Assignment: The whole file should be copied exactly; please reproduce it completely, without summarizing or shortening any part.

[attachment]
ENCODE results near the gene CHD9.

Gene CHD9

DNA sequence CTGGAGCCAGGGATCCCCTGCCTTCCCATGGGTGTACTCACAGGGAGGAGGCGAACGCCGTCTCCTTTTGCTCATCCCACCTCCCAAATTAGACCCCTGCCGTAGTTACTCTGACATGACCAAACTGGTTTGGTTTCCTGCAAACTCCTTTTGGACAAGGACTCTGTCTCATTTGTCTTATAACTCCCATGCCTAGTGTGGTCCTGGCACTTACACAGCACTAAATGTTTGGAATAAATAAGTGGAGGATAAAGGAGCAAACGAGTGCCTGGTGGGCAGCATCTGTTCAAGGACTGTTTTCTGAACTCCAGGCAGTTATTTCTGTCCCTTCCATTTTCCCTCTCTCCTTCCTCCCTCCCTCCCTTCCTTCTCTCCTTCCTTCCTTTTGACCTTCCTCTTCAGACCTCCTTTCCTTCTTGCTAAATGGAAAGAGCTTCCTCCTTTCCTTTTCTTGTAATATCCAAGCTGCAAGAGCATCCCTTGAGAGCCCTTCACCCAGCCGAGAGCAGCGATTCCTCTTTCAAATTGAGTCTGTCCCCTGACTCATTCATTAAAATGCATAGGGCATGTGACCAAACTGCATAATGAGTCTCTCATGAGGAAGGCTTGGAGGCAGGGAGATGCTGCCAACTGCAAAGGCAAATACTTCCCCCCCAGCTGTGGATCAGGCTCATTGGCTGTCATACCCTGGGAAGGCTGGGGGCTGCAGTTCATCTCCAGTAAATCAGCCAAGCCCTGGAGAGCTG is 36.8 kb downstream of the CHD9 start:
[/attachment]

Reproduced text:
ENCODE results near the gene CHD9.

Gene CHD9

DNA sequence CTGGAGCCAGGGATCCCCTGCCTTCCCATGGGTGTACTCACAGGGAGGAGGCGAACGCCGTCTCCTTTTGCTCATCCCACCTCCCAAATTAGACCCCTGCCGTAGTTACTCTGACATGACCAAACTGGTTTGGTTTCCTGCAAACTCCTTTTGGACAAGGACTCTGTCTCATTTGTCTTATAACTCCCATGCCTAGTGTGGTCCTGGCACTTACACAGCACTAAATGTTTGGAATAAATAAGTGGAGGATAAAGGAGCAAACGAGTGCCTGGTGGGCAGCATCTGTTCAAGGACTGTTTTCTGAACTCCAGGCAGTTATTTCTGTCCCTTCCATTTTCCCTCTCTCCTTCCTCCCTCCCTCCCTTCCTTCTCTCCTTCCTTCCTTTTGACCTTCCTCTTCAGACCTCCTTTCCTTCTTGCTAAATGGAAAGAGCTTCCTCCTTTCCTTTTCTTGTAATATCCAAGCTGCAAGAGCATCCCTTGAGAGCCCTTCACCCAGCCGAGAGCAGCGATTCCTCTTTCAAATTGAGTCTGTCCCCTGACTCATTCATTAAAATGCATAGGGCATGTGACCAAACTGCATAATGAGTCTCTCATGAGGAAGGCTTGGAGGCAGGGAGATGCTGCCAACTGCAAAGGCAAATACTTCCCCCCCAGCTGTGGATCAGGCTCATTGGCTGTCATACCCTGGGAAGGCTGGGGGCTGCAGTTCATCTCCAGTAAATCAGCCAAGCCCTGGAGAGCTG is 36.8 kb downstream of the CHD9 start: